Rolling Stone recently published a long story about Andrew Lohse, a Dartmouth senior who blew the whistle—assuming there was a whistle to blow—about hazing practices at his school’s social fraternities. There is nothing surprising about Lohse’s claims; social fraternities have long been known to
Article drafts and video of CR-CL's recent colloquium. On Monday, March 26, 2012, the Harvard Civil Rights-Civil Liberties Law Review, in conjunction with the Juvenile Law Center and the Milbank Foundation, presented a colloquium: Roper, Graham, and J.D.B.: Redefining Juveniles' Constitutional Rights. Guests
It is reasonably foreseeable that parents will try to use this information to pressure their children’s schools into firing certain teachers or to assign their children to particular classrooms – actions which will not serve the broader purpose of improving instruction
The obvious fact that unpaid internships create opportunities for exploitation raises the equally obvious question of how exploitation should be defined.
Though there may be much to be said for the axiom that creativity can’t be quantified, at least three states have been working to develop something akin to an objective measure of imagination.
In a unanimous decision, the Supreme Court held on Wednesday that a “ministerial exception” barred a parochial school teacher from pursuing an employment discrimination claim against the church that runs the school. This opinion dramatically limits the scope of protection provided to religious employees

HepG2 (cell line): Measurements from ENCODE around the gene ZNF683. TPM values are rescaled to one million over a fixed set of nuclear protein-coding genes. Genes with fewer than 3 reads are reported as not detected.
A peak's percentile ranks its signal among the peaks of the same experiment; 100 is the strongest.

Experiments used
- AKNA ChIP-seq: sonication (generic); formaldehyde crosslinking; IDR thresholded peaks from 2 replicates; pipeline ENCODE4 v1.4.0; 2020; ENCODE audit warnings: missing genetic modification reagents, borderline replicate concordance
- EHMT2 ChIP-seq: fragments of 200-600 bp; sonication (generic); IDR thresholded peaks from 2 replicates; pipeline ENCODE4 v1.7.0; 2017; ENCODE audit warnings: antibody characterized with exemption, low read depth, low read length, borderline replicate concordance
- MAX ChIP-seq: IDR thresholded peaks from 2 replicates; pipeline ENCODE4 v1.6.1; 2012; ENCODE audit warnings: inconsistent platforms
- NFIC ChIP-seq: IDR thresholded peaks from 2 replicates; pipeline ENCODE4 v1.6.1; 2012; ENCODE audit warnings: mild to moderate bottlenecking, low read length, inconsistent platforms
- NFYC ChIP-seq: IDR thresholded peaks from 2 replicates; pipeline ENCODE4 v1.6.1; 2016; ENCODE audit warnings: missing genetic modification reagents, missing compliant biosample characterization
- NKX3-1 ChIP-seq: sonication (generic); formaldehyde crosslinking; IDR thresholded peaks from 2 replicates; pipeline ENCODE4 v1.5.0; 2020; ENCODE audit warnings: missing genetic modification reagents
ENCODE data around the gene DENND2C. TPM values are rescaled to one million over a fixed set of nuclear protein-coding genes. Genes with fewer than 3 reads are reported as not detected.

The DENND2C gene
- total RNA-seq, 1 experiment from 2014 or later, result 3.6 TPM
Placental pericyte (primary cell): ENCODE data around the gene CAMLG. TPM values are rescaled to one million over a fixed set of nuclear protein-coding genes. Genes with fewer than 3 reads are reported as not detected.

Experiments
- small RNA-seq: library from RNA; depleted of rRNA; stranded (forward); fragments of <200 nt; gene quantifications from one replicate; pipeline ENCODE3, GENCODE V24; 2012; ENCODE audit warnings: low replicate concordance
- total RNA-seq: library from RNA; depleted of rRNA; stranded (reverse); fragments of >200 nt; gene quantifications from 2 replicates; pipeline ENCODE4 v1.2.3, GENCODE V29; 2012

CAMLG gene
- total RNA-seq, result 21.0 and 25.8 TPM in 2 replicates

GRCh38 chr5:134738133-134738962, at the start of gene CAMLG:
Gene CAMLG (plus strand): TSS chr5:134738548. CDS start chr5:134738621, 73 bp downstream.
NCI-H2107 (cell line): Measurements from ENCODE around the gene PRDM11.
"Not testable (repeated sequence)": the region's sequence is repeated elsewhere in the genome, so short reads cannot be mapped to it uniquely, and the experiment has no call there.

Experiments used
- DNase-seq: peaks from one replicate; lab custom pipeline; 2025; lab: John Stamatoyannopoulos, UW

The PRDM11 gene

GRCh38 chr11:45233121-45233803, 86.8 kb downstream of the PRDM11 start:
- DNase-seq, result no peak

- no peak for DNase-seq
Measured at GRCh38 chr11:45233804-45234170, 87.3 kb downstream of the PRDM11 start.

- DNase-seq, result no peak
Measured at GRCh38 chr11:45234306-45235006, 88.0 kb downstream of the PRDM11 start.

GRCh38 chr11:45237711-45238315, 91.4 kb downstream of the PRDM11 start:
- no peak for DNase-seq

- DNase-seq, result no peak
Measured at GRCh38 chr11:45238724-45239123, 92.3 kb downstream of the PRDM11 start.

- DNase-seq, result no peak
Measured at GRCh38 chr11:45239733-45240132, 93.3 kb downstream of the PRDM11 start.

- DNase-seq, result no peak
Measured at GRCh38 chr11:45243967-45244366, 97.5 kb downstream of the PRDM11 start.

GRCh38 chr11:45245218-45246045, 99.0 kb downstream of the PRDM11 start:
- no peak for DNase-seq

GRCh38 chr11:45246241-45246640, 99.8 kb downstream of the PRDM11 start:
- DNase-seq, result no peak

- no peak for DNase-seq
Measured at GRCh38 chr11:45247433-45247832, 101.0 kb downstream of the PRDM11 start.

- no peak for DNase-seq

For the last seventy-five years, Augusta, Georgia has predominantly been known for its connection to the Masters, one of the nation’s most tradition-laden events in all of sports. But less than a mile from Magnolia Lane, Augusta State University (ASU) has become embroiled in a
On Monday, November 28, a group of 20 to 30 Occupy Harvard protesters attempted to disrupt a Goldman Sachs recruiting session being hosted by Harvard’s Office of Career Services. Three days later, the Crimson ran an editorial reprimanding the protesters’ behavior.
Turnaround for Children, a New York-based nonprofit, has been partnering directly with high-poverty schools and districts to transform the physical and emotional environments in which children spend the school day.
In an attempt to offset fiscal woes, Pennsylvania’s Pennsbury School District recently contracted to allow extensive advertising in its schools. The ads—the district plans to install over 200—will be located on the walls, floors, lockers, and cafeteria tables of Pennsbury’s 16 primary, middle, and